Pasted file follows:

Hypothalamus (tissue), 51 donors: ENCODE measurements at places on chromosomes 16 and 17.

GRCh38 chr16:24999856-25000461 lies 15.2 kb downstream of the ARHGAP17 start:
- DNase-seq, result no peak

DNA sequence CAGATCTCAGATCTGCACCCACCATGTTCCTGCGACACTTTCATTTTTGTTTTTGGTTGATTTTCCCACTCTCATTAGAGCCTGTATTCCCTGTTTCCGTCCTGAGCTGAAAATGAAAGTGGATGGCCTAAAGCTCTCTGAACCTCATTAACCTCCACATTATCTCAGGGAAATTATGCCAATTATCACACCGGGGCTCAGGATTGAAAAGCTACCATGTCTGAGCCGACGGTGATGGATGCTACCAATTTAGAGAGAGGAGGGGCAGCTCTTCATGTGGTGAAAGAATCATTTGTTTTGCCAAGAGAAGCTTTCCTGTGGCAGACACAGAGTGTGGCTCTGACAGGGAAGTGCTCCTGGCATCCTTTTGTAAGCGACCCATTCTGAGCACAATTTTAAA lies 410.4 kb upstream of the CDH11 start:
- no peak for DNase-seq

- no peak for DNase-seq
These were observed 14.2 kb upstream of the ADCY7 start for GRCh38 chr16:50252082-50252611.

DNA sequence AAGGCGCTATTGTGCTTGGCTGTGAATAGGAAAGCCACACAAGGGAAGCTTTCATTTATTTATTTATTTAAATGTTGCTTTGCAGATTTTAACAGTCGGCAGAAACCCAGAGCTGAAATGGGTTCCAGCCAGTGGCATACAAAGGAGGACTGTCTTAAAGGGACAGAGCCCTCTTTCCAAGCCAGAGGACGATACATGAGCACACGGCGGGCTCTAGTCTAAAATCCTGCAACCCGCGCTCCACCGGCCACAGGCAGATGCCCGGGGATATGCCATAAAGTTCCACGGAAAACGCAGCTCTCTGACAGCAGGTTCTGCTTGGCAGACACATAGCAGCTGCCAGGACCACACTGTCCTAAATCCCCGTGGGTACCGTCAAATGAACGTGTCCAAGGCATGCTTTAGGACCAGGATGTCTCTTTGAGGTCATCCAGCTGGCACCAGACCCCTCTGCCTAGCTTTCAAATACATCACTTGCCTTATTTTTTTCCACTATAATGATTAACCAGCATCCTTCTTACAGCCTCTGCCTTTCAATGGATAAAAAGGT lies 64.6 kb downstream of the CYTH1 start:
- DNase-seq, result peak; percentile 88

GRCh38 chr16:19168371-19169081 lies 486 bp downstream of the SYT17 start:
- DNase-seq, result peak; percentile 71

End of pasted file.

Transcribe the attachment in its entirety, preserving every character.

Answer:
Hypothalamus (tissue), 51 donors: ENCODE measurements at places on chromosomes 16 and 17.

GRCh38 chr16:24999856-25000461 lies 15.2 kb downstream of the ARHGAP17 start:
- DNase-seq, result no peak

DNA sequence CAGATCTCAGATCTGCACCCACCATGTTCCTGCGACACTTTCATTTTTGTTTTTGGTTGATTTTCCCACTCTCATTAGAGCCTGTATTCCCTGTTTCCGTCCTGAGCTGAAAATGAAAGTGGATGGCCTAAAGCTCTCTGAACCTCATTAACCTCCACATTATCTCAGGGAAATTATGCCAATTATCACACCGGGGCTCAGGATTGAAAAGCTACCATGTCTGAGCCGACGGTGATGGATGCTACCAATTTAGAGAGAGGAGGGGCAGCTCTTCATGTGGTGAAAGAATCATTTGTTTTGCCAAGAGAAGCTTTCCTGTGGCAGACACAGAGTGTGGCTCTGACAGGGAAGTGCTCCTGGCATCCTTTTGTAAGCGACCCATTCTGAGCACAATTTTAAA lies 410.4 kb upstream of the CDH11 start:
- no peak for DNase-seq

- no peak for DNase-seq
These were observed 14.2 kb upstream of the ADCY7 start for GRCh38 chr16:50252082-50252611.

DNA sequence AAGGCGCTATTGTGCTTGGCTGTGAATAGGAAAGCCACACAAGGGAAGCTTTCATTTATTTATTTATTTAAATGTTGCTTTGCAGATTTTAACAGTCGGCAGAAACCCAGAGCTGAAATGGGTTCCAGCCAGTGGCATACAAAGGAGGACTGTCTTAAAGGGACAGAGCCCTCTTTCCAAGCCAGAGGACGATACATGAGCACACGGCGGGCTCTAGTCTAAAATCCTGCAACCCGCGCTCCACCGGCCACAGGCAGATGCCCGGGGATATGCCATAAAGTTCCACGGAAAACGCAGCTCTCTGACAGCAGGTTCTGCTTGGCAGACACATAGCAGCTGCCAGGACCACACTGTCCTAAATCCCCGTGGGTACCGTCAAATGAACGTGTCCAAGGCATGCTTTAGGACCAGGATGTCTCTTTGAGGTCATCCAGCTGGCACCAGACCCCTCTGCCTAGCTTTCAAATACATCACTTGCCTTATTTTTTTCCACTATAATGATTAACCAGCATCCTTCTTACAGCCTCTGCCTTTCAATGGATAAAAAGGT lies 64.6 kb downstream of the CYTH1 start:
- DNase-seq, result peak; percentile 88

GRCh38 chr16:19168371-19169081 lies 486 bp downstream of the SYT17 start:
- DNase-seq, result peak; percentile 71